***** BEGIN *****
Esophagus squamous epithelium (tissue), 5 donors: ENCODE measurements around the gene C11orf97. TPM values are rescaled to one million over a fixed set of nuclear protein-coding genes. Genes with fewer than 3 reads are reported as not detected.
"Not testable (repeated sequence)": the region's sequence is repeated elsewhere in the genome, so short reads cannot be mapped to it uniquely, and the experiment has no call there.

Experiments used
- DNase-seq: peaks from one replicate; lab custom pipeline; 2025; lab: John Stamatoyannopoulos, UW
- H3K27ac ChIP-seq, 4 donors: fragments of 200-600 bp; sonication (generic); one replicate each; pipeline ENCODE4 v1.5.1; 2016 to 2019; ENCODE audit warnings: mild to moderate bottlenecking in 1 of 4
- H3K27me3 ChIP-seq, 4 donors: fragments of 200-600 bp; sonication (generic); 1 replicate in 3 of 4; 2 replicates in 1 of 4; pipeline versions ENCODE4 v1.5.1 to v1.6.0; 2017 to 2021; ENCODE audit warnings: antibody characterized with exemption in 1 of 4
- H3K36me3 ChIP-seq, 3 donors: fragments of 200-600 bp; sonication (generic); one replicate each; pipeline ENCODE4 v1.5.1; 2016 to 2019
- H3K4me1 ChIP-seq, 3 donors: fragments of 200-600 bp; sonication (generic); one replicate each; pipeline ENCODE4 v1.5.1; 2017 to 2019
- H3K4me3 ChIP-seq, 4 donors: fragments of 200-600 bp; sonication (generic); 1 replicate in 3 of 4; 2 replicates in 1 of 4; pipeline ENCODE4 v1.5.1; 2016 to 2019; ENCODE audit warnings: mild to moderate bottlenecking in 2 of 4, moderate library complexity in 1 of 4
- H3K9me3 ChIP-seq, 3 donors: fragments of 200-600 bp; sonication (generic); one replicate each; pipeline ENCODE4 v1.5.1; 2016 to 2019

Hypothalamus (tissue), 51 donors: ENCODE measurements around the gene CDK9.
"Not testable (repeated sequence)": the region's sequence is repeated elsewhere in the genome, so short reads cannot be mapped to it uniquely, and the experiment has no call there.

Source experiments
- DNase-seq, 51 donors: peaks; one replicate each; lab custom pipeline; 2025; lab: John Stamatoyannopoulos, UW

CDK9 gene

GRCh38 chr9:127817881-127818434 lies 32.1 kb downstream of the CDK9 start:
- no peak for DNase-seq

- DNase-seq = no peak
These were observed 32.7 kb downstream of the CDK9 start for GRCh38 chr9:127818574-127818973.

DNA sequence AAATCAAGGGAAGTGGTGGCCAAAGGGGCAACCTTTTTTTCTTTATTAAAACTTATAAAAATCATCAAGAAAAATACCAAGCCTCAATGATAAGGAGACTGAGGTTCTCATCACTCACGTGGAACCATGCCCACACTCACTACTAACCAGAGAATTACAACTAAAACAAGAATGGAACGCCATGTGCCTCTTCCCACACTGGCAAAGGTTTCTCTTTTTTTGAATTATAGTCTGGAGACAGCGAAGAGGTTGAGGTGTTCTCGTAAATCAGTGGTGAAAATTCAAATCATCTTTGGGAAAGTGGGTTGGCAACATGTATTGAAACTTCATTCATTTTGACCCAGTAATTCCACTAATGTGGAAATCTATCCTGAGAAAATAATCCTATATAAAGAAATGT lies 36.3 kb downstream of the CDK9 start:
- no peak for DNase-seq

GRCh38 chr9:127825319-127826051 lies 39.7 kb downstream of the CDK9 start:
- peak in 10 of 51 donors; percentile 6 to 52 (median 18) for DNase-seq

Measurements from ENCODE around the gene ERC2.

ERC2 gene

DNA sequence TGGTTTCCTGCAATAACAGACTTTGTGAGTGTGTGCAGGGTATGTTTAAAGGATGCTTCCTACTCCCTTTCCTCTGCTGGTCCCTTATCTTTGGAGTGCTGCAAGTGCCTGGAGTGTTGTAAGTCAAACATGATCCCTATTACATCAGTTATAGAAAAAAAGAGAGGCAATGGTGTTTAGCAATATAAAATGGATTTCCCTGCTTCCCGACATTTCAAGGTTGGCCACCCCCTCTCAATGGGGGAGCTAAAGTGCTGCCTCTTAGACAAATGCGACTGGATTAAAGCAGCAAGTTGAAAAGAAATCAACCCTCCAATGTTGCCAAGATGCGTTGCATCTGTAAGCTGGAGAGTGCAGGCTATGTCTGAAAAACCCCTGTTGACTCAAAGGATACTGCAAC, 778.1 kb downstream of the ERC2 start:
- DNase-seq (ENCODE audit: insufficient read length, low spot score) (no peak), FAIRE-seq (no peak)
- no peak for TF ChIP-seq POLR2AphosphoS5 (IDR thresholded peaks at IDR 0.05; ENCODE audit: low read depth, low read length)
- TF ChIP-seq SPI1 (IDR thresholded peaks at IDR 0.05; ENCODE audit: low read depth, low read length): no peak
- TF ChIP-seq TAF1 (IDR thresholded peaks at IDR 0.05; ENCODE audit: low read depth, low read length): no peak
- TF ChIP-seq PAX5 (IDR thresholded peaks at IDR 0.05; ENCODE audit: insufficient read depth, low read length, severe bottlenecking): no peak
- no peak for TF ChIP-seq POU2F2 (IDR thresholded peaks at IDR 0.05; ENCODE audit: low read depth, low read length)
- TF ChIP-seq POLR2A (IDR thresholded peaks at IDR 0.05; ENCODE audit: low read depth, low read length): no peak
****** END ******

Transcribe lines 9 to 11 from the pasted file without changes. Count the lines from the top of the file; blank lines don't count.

- H3K4me3 ChIP-seq, 4 donors: fragments of 200-600 bp; sonication (generic); 1 replicate in 3 of 4; 2 replicates in 1 of 4; pipeline ENCODE4 v1.5.1; 2016 to 2019; ENCODE audit warnings: mild to moderate bottlenecking in 2 of 4, moderate library complexity in 1 of 4
- H3K9me3 ChIP-seq, 3 donors: fragments of 200-600 bp; sonication (generic); one replicate each; pipeline ENCODE4 v1.5.1; 2016 to 2019

Hypothalamus (tissue), 51 donors: ENCODE measurements around the gene CDK9.